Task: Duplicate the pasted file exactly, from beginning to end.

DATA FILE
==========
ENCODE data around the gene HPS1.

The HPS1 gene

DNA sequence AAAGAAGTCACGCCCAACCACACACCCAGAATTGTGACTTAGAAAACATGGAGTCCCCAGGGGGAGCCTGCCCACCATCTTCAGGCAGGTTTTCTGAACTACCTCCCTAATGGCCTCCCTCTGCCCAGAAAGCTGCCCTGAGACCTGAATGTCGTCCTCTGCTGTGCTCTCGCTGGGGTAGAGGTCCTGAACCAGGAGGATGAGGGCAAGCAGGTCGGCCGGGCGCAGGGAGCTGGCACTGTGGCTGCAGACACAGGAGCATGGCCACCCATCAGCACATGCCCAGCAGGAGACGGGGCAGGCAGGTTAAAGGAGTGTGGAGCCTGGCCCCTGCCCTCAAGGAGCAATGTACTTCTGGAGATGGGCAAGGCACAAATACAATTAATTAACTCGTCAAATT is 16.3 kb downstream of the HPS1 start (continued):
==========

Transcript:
ENCODE data around the gene HPS1.

The HPS1 gene

DNA sequence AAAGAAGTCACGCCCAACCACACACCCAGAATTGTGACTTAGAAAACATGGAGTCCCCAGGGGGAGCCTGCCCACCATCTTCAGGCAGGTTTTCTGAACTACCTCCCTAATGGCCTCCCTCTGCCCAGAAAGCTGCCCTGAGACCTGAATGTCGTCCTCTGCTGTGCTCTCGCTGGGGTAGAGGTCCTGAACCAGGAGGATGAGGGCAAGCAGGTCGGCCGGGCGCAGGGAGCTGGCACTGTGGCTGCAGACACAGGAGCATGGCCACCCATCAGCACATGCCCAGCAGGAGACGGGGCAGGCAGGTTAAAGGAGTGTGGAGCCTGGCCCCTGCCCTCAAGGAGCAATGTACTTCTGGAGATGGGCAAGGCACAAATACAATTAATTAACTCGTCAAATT is 16.3 kb downstream of the HPS1 start (continued):